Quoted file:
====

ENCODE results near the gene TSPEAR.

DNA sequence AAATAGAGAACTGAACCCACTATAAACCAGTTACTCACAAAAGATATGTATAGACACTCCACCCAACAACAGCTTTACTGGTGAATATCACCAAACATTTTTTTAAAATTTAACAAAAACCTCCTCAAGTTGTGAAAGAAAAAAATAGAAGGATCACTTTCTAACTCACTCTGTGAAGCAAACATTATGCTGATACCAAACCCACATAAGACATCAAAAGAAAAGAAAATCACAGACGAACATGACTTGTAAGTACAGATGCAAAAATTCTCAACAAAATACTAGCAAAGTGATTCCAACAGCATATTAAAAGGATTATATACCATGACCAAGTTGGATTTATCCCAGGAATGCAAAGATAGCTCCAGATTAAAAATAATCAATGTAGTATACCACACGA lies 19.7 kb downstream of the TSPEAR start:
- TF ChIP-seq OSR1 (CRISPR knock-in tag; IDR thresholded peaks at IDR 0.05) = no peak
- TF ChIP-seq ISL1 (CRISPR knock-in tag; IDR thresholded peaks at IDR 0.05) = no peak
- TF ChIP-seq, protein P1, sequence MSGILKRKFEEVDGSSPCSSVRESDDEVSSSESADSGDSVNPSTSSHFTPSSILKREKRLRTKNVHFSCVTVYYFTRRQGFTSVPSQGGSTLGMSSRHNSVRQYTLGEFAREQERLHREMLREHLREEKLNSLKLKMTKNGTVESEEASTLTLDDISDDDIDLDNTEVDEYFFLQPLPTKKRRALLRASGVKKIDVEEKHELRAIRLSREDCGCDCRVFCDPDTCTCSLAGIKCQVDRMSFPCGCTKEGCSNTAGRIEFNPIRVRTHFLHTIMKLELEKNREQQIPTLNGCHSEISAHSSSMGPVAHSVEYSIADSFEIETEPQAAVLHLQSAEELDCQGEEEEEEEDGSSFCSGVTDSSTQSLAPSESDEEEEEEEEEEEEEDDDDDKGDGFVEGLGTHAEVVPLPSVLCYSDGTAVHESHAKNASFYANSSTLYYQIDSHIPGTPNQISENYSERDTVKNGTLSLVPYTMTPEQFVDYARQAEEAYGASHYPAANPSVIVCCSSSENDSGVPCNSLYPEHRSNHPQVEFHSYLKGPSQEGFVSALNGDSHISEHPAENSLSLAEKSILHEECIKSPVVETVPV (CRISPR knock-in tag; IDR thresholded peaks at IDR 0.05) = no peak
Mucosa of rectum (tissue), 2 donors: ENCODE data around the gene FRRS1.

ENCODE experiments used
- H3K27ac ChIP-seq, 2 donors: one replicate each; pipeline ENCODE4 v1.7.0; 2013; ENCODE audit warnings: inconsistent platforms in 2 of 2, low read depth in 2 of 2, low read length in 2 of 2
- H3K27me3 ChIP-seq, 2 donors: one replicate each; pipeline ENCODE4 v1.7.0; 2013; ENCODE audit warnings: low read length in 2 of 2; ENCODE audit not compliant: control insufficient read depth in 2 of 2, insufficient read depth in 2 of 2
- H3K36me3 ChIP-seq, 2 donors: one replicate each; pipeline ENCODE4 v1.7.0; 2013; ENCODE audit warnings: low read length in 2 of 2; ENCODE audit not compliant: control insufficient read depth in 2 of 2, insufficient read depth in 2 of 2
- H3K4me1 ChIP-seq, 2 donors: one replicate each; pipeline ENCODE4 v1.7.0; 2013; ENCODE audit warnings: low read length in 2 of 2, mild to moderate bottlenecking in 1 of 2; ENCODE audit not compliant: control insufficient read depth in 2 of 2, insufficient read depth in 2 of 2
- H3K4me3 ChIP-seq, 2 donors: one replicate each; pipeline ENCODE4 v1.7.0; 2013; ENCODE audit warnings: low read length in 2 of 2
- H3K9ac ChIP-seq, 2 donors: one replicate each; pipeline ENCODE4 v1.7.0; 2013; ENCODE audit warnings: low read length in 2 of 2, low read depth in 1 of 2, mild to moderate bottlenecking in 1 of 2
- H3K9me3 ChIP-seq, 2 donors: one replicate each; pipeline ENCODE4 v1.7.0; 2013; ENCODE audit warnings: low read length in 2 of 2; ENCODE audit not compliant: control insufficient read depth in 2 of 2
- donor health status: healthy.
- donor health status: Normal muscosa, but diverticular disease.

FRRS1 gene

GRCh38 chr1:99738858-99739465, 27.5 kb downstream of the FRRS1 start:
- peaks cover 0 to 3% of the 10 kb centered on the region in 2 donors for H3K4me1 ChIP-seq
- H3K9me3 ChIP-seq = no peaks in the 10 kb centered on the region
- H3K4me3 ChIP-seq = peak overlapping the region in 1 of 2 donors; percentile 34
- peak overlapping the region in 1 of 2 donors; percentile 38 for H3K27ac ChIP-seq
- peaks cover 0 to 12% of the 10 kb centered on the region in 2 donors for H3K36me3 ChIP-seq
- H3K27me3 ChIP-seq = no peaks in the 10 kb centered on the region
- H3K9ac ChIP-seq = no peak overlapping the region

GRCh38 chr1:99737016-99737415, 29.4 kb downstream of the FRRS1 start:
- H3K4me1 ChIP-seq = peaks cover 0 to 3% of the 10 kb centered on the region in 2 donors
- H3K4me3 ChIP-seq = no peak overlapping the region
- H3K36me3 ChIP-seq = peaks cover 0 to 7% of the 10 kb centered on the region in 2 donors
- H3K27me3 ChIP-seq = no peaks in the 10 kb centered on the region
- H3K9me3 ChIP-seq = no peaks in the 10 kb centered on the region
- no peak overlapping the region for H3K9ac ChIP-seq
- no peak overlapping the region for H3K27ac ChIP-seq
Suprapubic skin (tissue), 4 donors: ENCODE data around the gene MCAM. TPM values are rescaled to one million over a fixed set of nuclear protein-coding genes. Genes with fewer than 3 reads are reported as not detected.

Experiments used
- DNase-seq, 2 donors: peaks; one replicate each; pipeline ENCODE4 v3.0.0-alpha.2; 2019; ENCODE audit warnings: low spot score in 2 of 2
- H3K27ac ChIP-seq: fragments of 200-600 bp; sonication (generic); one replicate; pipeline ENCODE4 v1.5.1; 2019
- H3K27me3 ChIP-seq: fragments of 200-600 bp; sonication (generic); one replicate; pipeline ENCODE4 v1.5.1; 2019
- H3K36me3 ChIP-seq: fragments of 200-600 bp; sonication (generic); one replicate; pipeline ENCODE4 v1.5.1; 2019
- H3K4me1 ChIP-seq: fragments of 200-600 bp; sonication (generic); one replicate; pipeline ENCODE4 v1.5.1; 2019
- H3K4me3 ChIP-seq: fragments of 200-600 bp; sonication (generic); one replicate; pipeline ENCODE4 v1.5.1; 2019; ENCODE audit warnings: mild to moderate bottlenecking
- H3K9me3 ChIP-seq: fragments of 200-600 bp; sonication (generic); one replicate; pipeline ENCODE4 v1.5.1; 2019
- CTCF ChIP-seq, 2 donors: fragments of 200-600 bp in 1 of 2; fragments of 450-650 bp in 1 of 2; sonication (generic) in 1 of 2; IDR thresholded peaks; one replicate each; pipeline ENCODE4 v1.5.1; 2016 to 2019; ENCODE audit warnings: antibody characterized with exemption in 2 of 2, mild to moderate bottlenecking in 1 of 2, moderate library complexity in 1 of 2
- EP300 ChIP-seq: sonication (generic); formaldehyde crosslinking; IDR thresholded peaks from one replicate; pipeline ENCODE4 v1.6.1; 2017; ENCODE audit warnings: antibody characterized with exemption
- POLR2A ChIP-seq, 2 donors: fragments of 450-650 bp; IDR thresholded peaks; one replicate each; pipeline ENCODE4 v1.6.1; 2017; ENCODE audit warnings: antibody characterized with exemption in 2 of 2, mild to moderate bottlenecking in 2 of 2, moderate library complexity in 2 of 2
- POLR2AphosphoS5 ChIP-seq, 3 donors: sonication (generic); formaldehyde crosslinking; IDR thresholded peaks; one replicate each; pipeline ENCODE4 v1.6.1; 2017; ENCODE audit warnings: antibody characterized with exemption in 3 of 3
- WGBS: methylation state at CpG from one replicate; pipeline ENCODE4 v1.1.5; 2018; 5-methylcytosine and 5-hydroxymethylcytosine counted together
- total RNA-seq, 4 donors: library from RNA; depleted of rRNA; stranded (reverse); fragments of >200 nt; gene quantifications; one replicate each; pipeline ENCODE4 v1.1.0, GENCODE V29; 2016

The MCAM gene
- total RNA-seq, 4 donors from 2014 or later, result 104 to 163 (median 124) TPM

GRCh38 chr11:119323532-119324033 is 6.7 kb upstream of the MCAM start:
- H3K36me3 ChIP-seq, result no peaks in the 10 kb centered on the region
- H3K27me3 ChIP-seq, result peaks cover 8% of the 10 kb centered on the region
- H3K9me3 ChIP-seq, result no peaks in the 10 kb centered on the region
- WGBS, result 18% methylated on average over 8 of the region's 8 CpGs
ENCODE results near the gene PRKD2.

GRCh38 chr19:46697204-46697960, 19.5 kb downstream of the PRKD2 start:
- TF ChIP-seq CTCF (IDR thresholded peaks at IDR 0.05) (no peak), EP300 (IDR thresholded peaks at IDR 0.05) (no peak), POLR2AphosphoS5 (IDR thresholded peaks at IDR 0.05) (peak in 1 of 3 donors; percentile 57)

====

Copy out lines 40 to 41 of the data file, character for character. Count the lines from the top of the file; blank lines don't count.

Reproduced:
- H3K4me1 ChIP-seq: fragments of 200-600 bp; sonication (generic); one replicate; pipeline ENCODE4 v1.5.1; 2019
- H3K4me3 ChIP-seq: fragments of 200-600 bp; sonication (generic); one replicate; pipeline ENCODE4 v1.5.1; 2019; ENCODE audit warnings: mild to moderate bottlenecking